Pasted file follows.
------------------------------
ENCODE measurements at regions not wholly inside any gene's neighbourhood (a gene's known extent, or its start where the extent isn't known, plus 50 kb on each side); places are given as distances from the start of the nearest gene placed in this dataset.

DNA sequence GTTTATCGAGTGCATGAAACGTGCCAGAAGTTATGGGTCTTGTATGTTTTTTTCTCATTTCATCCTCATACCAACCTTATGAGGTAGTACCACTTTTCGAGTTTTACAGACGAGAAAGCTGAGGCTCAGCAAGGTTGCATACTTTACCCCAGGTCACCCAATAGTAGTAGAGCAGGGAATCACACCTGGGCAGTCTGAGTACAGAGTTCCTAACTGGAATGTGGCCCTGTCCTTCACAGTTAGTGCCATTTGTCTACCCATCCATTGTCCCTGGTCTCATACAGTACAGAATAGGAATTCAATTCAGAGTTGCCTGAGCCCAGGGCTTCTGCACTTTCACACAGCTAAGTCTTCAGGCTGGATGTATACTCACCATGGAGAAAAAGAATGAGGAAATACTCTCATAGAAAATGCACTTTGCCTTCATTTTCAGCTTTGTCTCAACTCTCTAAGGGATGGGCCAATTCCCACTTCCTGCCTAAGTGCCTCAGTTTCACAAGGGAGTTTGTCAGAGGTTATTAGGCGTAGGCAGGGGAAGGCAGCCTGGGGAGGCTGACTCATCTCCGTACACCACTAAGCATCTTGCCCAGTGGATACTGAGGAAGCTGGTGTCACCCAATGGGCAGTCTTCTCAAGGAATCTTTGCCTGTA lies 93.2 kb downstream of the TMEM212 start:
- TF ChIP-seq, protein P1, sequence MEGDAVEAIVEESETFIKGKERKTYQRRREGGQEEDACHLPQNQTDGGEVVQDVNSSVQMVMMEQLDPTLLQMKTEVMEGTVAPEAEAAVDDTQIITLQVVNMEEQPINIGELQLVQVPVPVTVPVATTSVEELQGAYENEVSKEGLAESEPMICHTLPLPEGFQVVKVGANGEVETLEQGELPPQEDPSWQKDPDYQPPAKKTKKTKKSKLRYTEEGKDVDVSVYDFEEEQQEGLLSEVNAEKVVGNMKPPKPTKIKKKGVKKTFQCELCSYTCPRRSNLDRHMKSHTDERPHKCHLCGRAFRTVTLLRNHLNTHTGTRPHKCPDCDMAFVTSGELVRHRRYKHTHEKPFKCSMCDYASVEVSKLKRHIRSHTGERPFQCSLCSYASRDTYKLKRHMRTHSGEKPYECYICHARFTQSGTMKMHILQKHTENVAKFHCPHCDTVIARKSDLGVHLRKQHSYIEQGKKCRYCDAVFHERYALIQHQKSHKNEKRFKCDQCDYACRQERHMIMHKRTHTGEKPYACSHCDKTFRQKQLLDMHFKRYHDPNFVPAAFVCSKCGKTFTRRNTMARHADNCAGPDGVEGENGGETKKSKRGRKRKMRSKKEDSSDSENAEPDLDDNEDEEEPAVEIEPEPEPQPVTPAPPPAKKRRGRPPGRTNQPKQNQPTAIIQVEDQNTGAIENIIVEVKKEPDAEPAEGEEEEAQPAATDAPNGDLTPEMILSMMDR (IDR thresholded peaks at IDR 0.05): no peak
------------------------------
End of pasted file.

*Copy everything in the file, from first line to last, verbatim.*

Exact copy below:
ENCODE measurements at regions not wholly inside any gene's neighbourhood (a gene's known extent, or its start where the extent isn't known, plus 50 kb on each side); places are given as distances from the start of the nearest gene placed in this dataset.

DNA sequence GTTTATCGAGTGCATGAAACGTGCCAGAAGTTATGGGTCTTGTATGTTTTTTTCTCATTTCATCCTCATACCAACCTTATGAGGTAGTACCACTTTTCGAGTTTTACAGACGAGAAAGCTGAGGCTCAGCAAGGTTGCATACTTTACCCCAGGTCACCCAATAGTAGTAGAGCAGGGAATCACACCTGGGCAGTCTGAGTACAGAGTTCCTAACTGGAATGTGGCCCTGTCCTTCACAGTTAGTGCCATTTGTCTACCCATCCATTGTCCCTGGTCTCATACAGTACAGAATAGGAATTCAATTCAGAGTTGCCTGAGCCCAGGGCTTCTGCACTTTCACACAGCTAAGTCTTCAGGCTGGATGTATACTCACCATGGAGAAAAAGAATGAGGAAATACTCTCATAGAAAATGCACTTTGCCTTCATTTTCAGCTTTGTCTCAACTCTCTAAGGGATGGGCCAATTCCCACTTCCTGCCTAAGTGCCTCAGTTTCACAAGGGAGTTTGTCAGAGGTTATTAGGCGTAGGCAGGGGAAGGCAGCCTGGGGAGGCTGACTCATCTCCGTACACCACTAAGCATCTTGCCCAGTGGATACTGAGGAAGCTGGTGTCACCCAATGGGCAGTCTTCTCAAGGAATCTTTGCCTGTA lies 93.2 kb downstream of the TMEM212 start:
- TF ChIP-seq, protein P1, sequence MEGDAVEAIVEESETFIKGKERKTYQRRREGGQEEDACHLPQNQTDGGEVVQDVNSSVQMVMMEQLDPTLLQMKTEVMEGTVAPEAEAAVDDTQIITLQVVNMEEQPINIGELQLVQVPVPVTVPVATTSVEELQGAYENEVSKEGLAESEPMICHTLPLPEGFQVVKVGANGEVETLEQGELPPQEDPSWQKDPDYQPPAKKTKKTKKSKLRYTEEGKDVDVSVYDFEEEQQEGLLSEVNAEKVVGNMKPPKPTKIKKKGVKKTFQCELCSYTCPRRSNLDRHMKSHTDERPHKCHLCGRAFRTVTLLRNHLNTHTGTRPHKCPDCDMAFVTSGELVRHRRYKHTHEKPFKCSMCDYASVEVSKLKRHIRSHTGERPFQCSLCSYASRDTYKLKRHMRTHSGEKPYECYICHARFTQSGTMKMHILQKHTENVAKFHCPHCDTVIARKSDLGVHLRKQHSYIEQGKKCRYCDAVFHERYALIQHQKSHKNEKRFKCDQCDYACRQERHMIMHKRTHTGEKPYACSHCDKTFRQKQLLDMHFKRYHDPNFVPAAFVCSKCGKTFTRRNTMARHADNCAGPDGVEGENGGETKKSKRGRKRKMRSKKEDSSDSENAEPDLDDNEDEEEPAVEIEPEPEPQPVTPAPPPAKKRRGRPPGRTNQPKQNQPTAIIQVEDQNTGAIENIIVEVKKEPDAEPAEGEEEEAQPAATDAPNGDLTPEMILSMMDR (IDR thresholded peaks at IDR 0.05): no peak